June 9th, 2004 Woodrow, CO Tornado
Starting in North
Platte we targeted Fort Morgan, Colorado, and upon arriving there drove south
towards Bennett as we were north of an outflow boundary left over from the
previous day and were in stable air, while to the south of the boundary towering
cumulus were forming.
Upon arriving East of Denver we decided to go after a cell moving off to the northeast of the city. It had a great two level liberty-bell updraft, but as we started to get close it quickly fizzled out and we dropped off the highway and targeted a cell moving up from the south near Denver International Airport. After we tried to get into the hail and only got plinked we moved to the rear flank of the storm and caught a few big gustnadoes then a brief landspout right near the DIA Doppler radar (both appear in my still of the landspout) before moving north. The storm developed into an enormous HP supercell hailer.
After sampling the hail core which, while it consisted of probably not bigger than quarter sized hail did fall so quickly that it covered the ground in only a minute or so, we moved to the northeast side of a MONSTER core. As we were getting ready to run from the rapidly approaching precipitation, a strong RFD blast around the meso surprised us and produced a nice white truncated cone tornado with a red debris plume near Woodrow, CO. The meso was really impressive with violent rotation. As the tornado was moving straight at us at about 40 MPH and we were on dirt roads we only had a minute or two at most to film before we had to take off. After that it was a mad dash to get out of the way of the core. We zig-zagged in front of the storm for about an hour after that then headed back out to North Platte, Nebraska to set up for the next day’s chase.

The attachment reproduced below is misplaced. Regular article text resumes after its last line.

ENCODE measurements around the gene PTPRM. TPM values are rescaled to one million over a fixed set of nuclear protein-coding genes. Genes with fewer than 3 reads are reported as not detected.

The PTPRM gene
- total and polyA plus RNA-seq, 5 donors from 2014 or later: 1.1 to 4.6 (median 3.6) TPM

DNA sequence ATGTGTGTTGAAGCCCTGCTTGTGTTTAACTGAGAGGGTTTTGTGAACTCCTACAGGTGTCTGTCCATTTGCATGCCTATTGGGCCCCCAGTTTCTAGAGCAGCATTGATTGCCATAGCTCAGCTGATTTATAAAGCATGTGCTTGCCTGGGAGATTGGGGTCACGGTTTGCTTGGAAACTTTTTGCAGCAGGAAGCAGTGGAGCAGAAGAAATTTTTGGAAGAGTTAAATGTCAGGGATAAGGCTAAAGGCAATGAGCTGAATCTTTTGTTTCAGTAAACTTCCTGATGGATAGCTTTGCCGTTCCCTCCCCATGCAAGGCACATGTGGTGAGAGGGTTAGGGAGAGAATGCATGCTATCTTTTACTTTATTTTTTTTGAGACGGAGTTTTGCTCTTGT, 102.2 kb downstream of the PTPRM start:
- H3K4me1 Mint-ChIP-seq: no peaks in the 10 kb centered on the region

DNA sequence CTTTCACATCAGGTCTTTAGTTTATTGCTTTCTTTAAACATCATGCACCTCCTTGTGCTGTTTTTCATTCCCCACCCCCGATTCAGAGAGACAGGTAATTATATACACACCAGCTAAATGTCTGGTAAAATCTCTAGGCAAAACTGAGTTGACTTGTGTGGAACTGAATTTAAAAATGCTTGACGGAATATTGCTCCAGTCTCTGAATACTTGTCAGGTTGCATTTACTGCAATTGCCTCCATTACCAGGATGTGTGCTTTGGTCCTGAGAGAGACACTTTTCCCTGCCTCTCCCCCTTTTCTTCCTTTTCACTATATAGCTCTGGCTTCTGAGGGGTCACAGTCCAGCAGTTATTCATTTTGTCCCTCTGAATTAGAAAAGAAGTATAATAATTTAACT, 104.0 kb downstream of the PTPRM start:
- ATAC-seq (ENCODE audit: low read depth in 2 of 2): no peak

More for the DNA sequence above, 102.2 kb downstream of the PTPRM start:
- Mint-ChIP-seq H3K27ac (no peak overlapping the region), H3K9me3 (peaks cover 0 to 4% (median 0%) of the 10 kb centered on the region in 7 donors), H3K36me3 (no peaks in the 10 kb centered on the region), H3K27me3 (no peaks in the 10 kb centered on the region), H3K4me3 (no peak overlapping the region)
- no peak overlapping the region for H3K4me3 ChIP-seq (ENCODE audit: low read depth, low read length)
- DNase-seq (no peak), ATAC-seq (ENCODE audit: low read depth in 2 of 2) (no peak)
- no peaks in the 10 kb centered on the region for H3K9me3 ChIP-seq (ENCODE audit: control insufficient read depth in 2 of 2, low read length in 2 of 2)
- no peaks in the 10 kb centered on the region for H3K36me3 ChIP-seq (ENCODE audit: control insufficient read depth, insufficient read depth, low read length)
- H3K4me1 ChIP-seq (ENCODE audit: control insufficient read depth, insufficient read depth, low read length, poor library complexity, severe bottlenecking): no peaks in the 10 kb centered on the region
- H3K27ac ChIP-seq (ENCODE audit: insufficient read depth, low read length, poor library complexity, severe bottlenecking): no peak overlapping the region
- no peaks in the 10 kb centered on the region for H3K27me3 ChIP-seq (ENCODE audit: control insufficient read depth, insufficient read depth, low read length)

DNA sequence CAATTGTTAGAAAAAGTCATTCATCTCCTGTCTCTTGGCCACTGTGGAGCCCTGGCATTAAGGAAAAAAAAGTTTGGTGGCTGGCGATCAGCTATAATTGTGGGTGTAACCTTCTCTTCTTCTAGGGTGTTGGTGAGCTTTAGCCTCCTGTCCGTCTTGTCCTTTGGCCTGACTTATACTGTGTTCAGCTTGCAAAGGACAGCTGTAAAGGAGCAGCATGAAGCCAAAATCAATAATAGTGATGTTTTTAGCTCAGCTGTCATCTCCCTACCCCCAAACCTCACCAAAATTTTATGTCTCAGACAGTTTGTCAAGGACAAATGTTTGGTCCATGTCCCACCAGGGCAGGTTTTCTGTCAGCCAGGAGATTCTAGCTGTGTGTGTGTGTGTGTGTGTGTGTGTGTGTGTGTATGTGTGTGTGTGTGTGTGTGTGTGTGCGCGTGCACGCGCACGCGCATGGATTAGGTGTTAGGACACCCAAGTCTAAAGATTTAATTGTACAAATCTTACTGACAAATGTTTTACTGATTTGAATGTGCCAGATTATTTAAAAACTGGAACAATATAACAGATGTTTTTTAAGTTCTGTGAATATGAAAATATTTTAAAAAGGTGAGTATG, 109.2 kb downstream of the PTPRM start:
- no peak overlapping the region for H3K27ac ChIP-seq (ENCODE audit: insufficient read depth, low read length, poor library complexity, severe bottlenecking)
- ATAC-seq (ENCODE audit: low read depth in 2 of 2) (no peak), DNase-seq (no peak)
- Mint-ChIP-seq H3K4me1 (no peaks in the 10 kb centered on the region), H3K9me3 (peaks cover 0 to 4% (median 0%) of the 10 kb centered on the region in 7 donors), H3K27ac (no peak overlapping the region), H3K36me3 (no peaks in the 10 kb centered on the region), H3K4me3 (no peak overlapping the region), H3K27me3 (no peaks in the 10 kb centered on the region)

SPC Convective Outlook SPC Tornado Prob. NOAA Storm Report
|Lowering with tail cloud near Bennett, CO.||Brief landspout near the Denver Airport's Doppler radar.||Near Strasburg, CO, we sample the hail core.|
|Approaching shelf cloud and core near Woodrow, CO.||Truncated cone tornado develops as the storm's RFD spins around the mesocylone.|
|Video still enhanced to bring out the tornado detail.||And another video still enhanced to bring out the tornado detail.||After the tornado, a new lowering develops but no new tornado forms.|
All pictures (C) Richard Hamel 2017.
Return to Boston Storm Chaser Home Page